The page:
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Two more climbers die on Denali

Craig Medred

The deceptive pitch of snow and ice at Denali Pass on 20,320-foot Mount McKinley has claimed the lives of two more climbers and left two others seriously injured in what is turning into a particularly deadly season in the Alaska Range.

The latest dead have yet to be identified. Only 10 days ago, Italian Luciano Colombo, 67, slipped at the 18,000-foot pass as he was descending the mountain. He then tumbled and fell nearly 1,000 feet.

By the time Denali National Park and Preserve mountaineering rangers from high camp 17,200 feet got to him, he was dead.

Around 11 p.m. Wednesday night, the Park Service now reports, there was a replay of that fall, but this time it involved a rope team of four climbers. Once again, the accident was witnessed by climbers in high camp. Among those climbers this time were Alaska National Guard pararescue men from the 212th Rescue Squadron in Anchorage. Specially trained to rescue downed pilots behind enemy lines in times of war, they are skilled in both emergency medicine and mountaineering. They were quick to rally to the scene.

The PJs, as they are called, "responded to the fallen climbers and confirmed that two of the four had died in the fall,'' McLaughlin reported. "The other two patients were placed in rescue litters and lowered to the 17,200-foot high camp for emergency medical treatment. One patient was responsive and in stable condition with a broken leg and head injury. The  second patient was non-responsive with labored breathing; the Air National Guard medics at high camp worked throughout the night to maintain the patient’s airway."

Both surviving climbers were evacuated to Anchorage hospitals this morning. Names are being withheld pending the notification of the next of kin.

Denali chief mountaineering ranger John Leonard noted after Colombo's fall that park rangers, who brief climbers before they go onto the mountain, have been encouraging everyone to use some sort of protection at Denali Pass. It is a deceptive area, Leonard said.

It does not appear that steep, but it is very icy and if someone falls they can accelerate so fast it is hard to arrest the fall with an ice ax, a standard mountaineering safety tool. If one person in a rope team falls and fails to get stopped, they can take down the whole team, as is apparently what happened here.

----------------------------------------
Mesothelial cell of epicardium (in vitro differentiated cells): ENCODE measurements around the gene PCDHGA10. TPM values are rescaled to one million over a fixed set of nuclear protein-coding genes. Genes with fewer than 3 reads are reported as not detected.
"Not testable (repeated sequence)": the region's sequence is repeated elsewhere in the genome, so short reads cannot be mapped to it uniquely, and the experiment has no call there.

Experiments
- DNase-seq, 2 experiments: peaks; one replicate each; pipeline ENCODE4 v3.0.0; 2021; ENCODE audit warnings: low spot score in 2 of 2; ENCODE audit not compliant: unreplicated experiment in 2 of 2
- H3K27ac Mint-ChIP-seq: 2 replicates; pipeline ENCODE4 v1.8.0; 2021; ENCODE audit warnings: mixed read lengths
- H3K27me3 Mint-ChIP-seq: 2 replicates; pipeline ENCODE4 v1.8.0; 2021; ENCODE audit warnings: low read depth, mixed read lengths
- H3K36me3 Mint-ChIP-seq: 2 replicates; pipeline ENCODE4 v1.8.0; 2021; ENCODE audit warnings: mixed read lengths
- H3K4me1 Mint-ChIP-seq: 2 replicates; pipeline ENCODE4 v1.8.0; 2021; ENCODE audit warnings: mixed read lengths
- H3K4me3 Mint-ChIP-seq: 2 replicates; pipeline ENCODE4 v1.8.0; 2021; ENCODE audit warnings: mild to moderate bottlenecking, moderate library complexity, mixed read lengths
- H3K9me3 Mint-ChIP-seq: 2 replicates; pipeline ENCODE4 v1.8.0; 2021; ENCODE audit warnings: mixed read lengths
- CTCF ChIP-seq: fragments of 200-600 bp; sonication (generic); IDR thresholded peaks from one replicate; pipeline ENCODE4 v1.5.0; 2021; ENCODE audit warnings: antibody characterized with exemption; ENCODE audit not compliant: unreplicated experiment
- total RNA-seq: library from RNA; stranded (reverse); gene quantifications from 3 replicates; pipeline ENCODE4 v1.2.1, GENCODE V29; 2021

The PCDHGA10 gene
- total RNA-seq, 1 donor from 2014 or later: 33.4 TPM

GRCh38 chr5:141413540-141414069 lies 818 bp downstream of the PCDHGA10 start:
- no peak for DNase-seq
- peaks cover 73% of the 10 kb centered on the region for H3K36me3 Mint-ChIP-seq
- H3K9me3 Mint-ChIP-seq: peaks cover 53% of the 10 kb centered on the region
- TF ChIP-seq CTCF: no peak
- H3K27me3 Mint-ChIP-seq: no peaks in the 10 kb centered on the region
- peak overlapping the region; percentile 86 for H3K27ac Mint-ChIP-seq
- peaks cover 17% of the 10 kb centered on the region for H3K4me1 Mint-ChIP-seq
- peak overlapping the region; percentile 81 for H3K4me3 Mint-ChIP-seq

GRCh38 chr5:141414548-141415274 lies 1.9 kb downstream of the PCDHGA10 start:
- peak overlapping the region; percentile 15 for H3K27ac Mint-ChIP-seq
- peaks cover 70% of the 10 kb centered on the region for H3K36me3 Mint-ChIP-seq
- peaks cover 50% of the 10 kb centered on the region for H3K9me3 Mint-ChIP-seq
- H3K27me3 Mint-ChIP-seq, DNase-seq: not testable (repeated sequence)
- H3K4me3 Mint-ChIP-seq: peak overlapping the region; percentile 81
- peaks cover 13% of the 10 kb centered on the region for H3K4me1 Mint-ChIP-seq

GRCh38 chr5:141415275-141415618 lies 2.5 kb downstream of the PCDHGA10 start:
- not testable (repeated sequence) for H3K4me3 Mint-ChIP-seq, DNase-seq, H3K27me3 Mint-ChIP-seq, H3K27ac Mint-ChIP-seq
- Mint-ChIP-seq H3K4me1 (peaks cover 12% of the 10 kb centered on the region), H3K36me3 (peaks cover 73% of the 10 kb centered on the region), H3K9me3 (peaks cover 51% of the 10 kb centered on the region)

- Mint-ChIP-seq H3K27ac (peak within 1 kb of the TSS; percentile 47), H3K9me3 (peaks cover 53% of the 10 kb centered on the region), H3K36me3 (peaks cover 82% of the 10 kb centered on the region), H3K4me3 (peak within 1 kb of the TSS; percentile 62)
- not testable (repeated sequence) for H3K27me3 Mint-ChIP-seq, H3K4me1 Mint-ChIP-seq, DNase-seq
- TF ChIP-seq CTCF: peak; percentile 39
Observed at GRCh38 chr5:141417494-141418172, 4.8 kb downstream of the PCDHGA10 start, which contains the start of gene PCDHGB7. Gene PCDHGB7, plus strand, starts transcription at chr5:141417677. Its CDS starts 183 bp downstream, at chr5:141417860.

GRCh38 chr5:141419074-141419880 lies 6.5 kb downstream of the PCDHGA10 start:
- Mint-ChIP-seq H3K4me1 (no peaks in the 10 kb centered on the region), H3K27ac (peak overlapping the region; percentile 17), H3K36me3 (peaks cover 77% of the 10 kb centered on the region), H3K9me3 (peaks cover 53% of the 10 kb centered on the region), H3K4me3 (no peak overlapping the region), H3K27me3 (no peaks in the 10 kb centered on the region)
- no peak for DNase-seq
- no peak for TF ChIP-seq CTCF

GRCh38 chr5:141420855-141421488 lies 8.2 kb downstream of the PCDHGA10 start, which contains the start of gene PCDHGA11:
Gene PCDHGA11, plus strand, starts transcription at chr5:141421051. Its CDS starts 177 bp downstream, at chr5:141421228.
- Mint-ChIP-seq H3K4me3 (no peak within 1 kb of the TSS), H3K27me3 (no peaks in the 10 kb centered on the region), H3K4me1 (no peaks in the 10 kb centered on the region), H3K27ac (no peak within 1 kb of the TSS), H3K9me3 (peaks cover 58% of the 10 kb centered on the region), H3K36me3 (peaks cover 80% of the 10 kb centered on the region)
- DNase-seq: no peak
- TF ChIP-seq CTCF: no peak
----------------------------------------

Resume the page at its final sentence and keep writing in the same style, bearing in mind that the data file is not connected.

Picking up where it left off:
Even what is called a "boot-ax belay" -- the simple, fastest and most meager form of protection -- using an ice ax driven into the snow or a crack in ice could help protect against a fall at the pass. Or climbers can pound in pickets on the way up, and then use them as anchors for a running belay to protect them against falls on the way down.

Too few, however, do. There have been well over 100 falls from the pass since the 1960s.

"Details on the cause of (this) fall are unknown,'' McLaughlin reported. "Weather at the time of the accident was clear with relatively calm winds.  The four-person rope team was beginning the traverse from Denali Pass (down) to the 17,200-foot camp along a 45-degree slope of very hard, windblown snowpack.''

Like Colombo, they were descending. It is the time when deadly falls usually happen on McKinley. The survivors were lucky in that weather conditions allowed the high altitude A-Star B3 helicopter the Park Service has on contract in Talkeetna during the climbing season to reach them at around 4:15 a.m. They were hauled to the Kahilta Glacier base camp near 7,200 feet, where two LifeMed air ambulances were waiting to hurry the injured climbers on to Anchorage.

The climbers are the sixth and seventh to die in and around North America's tallest peak this year in what has been an unusually deadly climbing season.

Contact Craig Medred at craig(at)alaskadispatch.com.